ICE flight

A charter flight from Phoenix, operated for Immigration and Customs Enforcement, lands at Boeing Field in Seattle.

Will the Yakima airport become a regular stop for ICE?

City officials couldn’t say Wednesday, a day after a private plane dropped off and picked up undocumented immigrants at the Yakima airport.

Those flown in, about 42, were bused to the Northwest Detention Center in Tacoma before 92 detainees from Tacoma boarded the plane, said City Manager Cliff Moore.

The landing comes after King County officials moved to stop allowing Immigration and Customs Enforcement flights at the international airport known as Boeing Field.

Moore said the private charter airline — Swift Air of Phoenix — provided the city proper notice of the landing, but didn’t say whether such landings here would become routine.

Swift Air often provides flights for Immigration and Customs Enforcement.

Moore said he’s yet to get an answer from ICE officials.

“I did have a conversation with the ICE agent in charge and asked if ICE was planning future flights into-out of Yakima and he said he didn’t know,” Moore said in an email. “He took my business card and said he would have his superior call me. I have not heard from that person yet, but when I do I will ask the question again.”

ICE spokeswoman Tanya Roman provided a brief statement regarding the flight to Yakima without addressing whether such flights would become routine.

“U.S. Immigration and Customs Enforcement (ICE) has available, and has utilized, a variety of transportation options to achieve its mission requirements,” the statement said.

Later she provided a news release saying ICE relies on cooperation of local airports and airlines to “expeditiously remove dangerous criminals from our communities.”

The news release highlighted 10 serious offenders — ranging from murderers to human traffickers — who were removed from the state of Washington since May 2014.

“ICE removes thousands of aliens each year via domestic airports and does so humanely and in full compliance with domestic law and U.S. treaty obligations. Despite state and local efforts to interfere, ICE will carry out its mission to enforce U.S. immigration laws,” the release said.

Teresa Hart, operations manager at McCormic Air Center, which services flights at the Yakima airfield, said there wasn’t any arrangement with ICE.

She declined to say whether the Yakima airfield would serve as a landing or pickup for ICE in the future.

“In general, as a private aviation, we don’t comment on customers,” she said.

The Yakima County jail has a federal contract with ICE to detain undocumented immigrants temporarily until they are taken to the detention center in Tacoma.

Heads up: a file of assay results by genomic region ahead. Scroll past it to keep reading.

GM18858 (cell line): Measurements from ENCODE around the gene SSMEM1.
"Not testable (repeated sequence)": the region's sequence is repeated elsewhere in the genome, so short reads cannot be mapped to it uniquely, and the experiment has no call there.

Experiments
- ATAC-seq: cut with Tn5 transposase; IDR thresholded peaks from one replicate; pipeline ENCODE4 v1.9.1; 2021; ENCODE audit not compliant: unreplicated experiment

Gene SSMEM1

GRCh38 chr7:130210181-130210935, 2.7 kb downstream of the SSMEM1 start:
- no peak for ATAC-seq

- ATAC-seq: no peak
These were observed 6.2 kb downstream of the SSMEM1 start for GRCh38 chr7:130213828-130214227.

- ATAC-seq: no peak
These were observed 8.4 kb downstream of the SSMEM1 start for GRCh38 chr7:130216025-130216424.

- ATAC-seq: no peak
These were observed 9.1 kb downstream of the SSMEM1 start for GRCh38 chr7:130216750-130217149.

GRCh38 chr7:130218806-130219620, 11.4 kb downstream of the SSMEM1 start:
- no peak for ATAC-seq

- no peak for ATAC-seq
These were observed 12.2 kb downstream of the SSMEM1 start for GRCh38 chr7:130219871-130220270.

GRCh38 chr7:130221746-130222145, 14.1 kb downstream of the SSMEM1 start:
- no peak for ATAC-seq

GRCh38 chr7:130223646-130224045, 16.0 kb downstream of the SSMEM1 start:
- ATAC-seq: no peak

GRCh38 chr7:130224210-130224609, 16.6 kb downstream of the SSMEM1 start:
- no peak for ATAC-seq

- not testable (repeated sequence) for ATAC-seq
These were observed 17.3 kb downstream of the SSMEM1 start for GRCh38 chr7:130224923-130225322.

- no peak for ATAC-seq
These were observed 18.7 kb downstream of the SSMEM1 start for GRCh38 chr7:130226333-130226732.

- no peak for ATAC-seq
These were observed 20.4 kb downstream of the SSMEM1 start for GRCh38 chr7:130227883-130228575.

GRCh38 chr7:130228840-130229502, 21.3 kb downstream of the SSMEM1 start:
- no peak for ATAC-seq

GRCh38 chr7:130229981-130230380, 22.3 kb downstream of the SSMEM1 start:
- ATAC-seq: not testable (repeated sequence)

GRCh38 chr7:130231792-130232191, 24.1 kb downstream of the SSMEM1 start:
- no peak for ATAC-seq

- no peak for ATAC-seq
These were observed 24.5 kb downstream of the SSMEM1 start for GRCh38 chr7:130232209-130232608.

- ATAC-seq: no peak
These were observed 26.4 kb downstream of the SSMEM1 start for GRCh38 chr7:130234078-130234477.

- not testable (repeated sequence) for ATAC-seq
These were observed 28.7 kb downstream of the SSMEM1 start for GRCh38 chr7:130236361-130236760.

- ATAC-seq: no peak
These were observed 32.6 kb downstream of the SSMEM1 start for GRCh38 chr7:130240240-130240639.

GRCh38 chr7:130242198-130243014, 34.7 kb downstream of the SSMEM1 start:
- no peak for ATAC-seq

Ed Campbell, corrections director for Yakima County, said he wasn’t aware of the flight or any arrangements involving future transportation of undocumented immigrants.

Campbell said he didn’t know if those being flown in would be housed temporarily at the county jail in the future.

“It’s not anything they’ve communicated to us at this point,” he said.

The flight to Yakima matches previous ICE patterns involving King County, said Phil Neff with the University of Washington Center for Human Rights.

“We don’t have any specific information confirming that this will be routine, but just based on what we’re seeing it appears will be routine,” he said.

His center began probing similar flights in Washington after learning of ICE flights in King County, where officials said local resources wouldn’t be used to enforce federal immigration laws.

Previously, Swift Air chartered such flights every Tuesday from Phoenix to King County International, then on to El Paso International and returning to Phoenix.

The recent flight left Phoenix, landed in Yakima and flew to El Paso before returning to Phoenix, according to its flight record.

“What we know so far is that it was the same itinerary as before that was going to Boeing Field,” he said. “It’s like a triangle route that they do once a week, usually Tuesday. Same plane, same airline.”

Reach Phil Ferolito at or on Twitter: @philipferolito

Yakima County Government, Lower Valley Reporter

Hi, I’m Phil Ferolito, longtime reporter with the Yakima Herald-Republic, where I have gained an array of experience from covering small city governments and school districts to big-picture issues concerning county government, crime and the Yakama Nation, a federally recognized tribe with important historical and cultural ties to the land.  I began with the Herald-Republic in Oct. 2000 as a copy editor, designing pages, writing headlines and proof-reading stories. Over the years I have covered four Lower Valley municipalities, Granger, Toppenish, Wapato and Harrah, and the Yakama Nation. My goal always has been to shine a light in dark places and bring readers closer to concerning issues, important people, and other events in our community.  

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